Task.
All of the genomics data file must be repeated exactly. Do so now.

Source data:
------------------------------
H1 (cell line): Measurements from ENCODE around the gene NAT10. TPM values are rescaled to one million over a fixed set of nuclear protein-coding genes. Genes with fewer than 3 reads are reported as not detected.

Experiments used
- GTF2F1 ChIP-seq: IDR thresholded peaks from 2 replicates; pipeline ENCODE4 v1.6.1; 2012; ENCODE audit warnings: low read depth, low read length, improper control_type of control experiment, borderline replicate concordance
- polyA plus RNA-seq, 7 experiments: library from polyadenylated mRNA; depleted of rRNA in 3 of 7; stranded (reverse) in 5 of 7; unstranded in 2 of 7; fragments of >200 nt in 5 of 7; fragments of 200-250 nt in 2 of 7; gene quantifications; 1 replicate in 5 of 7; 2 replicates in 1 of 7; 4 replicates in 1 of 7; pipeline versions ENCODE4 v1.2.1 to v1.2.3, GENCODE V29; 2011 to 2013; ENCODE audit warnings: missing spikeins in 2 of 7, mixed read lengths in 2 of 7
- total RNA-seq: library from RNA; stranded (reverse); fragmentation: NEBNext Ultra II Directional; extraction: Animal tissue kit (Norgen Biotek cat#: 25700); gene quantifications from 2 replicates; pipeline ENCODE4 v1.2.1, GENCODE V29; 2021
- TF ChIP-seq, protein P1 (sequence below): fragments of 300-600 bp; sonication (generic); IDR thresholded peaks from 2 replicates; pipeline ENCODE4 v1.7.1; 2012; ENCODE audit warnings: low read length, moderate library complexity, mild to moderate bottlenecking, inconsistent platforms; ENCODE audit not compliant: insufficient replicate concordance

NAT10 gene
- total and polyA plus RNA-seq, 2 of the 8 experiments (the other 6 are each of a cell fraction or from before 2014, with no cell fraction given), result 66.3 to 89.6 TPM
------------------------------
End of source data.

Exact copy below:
H1 (cell line): Measurements from ENCODE around the gene NAT10. TPM values are rescaled to one million over a fixed set of nuclear protein-coding genes. Genes with fewer than 3 reads are reported as not detected.

Experiments used
- GTF2F1 ChIP-seq: IDR thresholded peaks from 2 replicates; pipeline ENCODE4 v1.6.1; 2012; ENCODE audit warnings: low read depth, low read length, improper control_type of control experiment, borderline replicate concordance
- polyA plus RNA-seq, 7 experiments: library from polyadenylated mRNA; depleted of rRNA in 3 of 7; stranded (reverse) in 5 of 7; unstranded in 2 of 7; fragments of >200 nt in 5 of 7; fragments of 200-250 nt in 2 of 7; gene quantifications; 1 replicate in 5 of 7; 2 replicates in 1 of 7; 4 replicates in 1 of 7; pipeline versions ENCODE4 v1.2.1 to v1.2.3, GENCODE V29; 2011 to 2013; ENCODE audit warnings: missing spikeins in 2 of 7, mixed read lengths in 2 of 7
- total RNA-seq: library from RNA; stranded (reverse); fragmentation: NEBNext Ultra II Directional; extraction: Animal tissue kit (Norgen Biotek cat#: 25700); gene quantifications from 2 replicates; pipeline ENCODE4 v1.2.1, GENCODE V29; 2021
- TF ChIP-seq, protein P1 (sequence below): fragments of 300-600 bp; sonication (generic); IDR thresholded peaks from 2 replicates; pipeline ENCODE4 v1.7.1; 2012; ENCODE audit warnings: low read length, moderate library complexity, mild to moderate bottlenecking, inconsistent platforms; ENCODE audit not compliant: insufficient replicate concordance

NAT10 gene
- total and polyA plus RNA-seq, 2 of the 8 experiments (the other 6 are each of a cell fraction or from before 2014, with no cell fraction given), result 66.3 to 89.6 TPM